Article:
itcl man page on Archlinux

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itcl(n)				  [incr Tcl]			       itcl(n)


       itcl - object-oriented extensions to Tcl

       [incr Tcl] provides object-oriented extensions to Tcl, much as C++ pro‐
       vides object-oriented extensions to C.  The emphasis of this work, how‐
       ever, is not to create a whiz-bang object-oriented programming environ‐
       ment.  Rather, it is to support more structured	programming  practices
       in Tcl without changing the flavor of the language.  More than anything
       else, [incr Tcl] provides a means of encapsulating  related  procedures
       together	 with their shared data in a namespace that is hidden from the
       outside world.  It  encourages  better  programming  by	promoting  the
       object-oriented	"library"  mindset.   It  also	allows for code re-use
       through inheritance.

       The fundamental construct in [incr Tcl] is the class definition.	  Each
       class  acts as a template for actual objects that can be created.  Each
       object has its own unique bundle of data, which contains	 instances  of
       the "variables" defined in the class.  Special procedures called "meth‐
       ods" are used to manipulate individual objects.	Methods are just  like
       the  operations	that  are used to manipulate Tk widgets.  The "button"
       widget, for example, has methods such  as  "flash"  and	"invoke"  that
       cause a particular button to blink and invoke its command.

       Within  the  body of a method, the "variables" defined in the class are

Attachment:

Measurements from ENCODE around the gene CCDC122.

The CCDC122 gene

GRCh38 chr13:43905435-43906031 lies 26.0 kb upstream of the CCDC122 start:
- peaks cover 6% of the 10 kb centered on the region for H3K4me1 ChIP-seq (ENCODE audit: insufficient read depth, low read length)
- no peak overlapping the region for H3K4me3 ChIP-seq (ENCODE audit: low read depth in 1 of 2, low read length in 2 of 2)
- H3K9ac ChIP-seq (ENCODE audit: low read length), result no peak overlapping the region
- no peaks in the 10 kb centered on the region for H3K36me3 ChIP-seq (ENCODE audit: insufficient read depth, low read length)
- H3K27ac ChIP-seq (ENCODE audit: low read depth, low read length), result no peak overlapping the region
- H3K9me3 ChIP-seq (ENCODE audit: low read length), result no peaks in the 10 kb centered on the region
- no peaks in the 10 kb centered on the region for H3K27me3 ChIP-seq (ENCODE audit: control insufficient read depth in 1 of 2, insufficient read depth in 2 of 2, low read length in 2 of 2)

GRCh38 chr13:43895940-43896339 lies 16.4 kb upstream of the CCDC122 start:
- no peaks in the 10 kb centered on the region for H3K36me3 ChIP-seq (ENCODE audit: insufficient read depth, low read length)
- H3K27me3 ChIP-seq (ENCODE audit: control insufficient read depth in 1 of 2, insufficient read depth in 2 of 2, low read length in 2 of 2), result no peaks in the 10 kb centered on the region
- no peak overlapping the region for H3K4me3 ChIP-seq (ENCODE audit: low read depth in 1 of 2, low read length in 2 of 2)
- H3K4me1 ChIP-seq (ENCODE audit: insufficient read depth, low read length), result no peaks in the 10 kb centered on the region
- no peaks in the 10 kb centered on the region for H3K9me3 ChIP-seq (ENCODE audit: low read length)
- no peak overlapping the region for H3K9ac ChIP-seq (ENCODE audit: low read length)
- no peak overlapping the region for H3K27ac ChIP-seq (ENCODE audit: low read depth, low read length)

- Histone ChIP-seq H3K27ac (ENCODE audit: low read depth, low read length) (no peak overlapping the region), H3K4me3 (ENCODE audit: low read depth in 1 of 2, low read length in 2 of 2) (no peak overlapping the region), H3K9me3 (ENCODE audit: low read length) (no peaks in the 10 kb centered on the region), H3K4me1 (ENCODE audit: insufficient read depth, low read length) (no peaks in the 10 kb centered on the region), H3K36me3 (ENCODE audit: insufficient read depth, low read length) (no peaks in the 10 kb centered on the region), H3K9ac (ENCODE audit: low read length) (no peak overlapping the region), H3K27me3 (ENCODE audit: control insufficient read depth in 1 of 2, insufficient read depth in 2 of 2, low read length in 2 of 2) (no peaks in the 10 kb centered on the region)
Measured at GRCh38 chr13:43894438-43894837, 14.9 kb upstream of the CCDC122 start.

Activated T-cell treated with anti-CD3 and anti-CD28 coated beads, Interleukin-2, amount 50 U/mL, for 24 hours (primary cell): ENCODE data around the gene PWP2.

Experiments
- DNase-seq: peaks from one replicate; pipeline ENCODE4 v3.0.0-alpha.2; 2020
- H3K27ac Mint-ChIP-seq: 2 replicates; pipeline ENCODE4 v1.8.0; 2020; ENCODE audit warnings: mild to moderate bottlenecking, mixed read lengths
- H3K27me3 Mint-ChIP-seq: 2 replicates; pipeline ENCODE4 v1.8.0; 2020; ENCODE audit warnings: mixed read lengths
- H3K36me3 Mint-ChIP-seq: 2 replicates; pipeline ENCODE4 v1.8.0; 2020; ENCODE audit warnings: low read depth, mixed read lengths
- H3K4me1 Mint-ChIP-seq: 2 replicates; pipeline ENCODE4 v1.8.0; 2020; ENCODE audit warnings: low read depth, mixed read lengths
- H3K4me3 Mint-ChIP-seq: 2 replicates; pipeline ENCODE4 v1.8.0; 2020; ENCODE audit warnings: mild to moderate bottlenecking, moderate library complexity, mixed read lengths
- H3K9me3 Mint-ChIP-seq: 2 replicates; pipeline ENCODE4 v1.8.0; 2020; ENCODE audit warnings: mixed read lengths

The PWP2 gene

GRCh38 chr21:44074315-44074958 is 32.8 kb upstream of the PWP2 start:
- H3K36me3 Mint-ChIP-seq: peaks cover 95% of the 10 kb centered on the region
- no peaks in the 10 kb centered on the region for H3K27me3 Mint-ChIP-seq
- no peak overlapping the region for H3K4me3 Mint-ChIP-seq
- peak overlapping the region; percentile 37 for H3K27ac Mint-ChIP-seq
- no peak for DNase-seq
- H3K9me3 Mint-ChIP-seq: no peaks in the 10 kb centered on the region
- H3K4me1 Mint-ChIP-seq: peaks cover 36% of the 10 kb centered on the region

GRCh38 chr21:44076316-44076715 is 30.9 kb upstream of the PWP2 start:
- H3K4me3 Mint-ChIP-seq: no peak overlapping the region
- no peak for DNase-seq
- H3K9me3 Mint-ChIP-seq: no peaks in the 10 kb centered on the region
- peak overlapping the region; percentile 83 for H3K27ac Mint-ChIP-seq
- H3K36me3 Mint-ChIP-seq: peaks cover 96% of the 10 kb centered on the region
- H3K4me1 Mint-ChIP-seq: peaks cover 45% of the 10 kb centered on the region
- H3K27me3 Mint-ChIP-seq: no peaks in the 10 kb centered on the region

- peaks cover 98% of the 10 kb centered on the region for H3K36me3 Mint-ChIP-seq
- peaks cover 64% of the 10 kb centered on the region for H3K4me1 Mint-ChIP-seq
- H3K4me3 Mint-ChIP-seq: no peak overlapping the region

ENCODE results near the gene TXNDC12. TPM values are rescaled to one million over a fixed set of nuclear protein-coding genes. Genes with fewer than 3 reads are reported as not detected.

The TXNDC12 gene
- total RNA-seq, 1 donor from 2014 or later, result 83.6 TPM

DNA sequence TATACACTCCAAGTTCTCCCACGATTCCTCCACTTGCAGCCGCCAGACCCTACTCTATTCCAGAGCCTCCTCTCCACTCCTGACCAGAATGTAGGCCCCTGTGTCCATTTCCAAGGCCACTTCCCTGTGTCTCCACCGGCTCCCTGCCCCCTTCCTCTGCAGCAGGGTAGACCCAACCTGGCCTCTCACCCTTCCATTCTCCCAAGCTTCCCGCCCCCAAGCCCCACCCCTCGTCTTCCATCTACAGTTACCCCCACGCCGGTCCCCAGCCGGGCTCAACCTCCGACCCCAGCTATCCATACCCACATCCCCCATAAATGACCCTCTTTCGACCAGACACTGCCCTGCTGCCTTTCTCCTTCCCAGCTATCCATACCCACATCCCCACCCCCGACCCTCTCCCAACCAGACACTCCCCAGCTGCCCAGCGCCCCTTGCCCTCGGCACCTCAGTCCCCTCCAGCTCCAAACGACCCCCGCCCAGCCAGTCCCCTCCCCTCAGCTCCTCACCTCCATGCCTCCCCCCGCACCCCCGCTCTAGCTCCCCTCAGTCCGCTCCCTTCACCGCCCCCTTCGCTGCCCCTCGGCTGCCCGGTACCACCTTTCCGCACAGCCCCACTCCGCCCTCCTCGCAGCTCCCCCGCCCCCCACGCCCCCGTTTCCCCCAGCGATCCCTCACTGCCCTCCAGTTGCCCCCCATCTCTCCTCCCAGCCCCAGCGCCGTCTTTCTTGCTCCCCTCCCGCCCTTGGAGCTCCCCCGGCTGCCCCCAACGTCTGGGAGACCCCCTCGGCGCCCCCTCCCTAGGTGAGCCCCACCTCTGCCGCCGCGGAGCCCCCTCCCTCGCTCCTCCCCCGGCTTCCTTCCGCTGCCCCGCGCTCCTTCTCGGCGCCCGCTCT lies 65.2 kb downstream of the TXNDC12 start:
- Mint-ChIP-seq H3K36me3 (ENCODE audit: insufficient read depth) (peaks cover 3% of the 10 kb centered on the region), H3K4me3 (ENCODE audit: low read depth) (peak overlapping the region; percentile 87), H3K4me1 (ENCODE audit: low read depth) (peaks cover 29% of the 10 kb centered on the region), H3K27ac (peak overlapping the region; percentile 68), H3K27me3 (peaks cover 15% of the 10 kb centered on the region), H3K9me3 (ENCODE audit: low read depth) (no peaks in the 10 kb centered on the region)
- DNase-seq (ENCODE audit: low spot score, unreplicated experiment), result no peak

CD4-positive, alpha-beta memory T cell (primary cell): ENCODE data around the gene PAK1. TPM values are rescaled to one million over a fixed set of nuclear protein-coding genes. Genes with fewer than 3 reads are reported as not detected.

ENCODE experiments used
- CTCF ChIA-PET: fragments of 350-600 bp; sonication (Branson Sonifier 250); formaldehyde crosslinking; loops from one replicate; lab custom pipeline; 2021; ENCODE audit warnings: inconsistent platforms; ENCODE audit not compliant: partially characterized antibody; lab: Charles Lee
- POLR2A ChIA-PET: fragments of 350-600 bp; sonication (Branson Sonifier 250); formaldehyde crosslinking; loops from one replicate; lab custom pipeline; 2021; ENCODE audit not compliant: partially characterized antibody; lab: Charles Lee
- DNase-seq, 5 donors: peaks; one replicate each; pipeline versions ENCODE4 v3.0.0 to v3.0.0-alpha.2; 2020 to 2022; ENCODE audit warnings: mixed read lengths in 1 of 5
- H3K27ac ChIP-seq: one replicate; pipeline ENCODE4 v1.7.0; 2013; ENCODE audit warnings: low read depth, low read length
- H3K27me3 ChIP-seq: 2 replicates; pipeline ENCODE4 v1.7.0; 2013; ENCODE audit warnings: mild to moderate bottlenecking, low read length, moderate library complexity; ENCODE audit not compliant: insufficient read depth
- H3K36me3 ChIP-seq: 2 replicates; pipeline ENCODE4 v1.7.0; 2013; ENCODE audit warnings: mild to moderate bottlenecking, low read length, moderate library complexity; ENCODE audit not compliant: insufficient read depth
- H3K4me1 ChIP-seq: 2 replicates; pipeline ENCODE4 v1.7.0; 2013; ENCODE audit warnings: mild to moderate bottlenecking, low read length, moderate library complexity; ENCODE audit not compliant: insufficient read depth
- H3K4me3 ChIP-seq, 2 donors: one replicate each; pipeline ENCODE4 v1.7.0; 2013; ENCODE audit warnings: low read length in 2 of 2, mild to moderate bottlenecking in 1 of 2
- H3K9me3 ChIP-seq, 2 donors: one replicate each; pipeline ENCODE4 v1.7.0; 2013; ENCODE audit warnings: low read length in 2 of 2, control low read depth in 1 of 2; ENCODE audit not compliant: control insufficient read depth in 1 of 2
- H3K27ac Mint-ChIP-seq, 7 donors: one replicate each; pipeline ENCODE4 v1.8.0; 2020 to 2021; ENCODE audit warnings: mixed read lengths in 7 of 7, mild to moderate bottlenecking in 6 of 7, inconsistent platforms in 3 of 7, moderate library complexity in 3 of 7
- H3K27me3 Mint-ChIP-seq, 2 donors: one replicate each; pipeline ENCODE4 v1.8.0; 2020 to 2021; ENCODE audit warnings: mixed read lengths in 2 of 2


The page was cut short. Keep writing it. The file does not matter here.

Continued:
automatically available.	 They need not be declared with anything  like
       the  global  command.   Within  another	class  method, a method can be
       invoked like any other command-simply by	 using	its  name.   From  any
       other  context,	the  method  name  must be prefaced by an object name,
       which provides a context for the data that the method can access.

       Each class has its own namespace containing things that are  common  to
       all objects which belong to the class.  For example, "common" data mem‐
       bers are shared by all objects in the class.  They are global variables
       that  exist  in the class namespace, but since they are included in the
       class definition, they need not be declared using the  global  command;
       they  are  automatically	 available  to any code executing in the class
       context.	 A class can also create ordinary global variables, but	 these
       must be declared using the global command each time they are used.

       Classes	can also have ordinary procedures declared as "procs".	Within
       another class method or proc, a proc can be invoked like any other com‐
       mand-simply  by	using its name.	 From any other context, the procedure
       name  should  be	 qualified  with  the  class  namespace	 like  "class‐
       Name::proc".   Class  procs execute in the class context, and therefore
       have automatic access to all "common" data members.  However, they can‐
       not  access object-specific "variables", since they are invoked without
       reference to any specific object.  They are  usually  used  to  perform
       generic operations which affect all objects belonging to the class.

       Each  of	 the elements in a class can be declared "public", "protected"
       or "private".  Public elements can be accessed by the class, by derived
       classes	(other	classes	 that  inherit	this  class),  and by external
       clients that use the class.  Protected elements can be accessed by  the
       class, and by derived classes.  Private elements are only accessible in
       the class where they are defined.

       The "public" elements within a class define its interface to the exter‐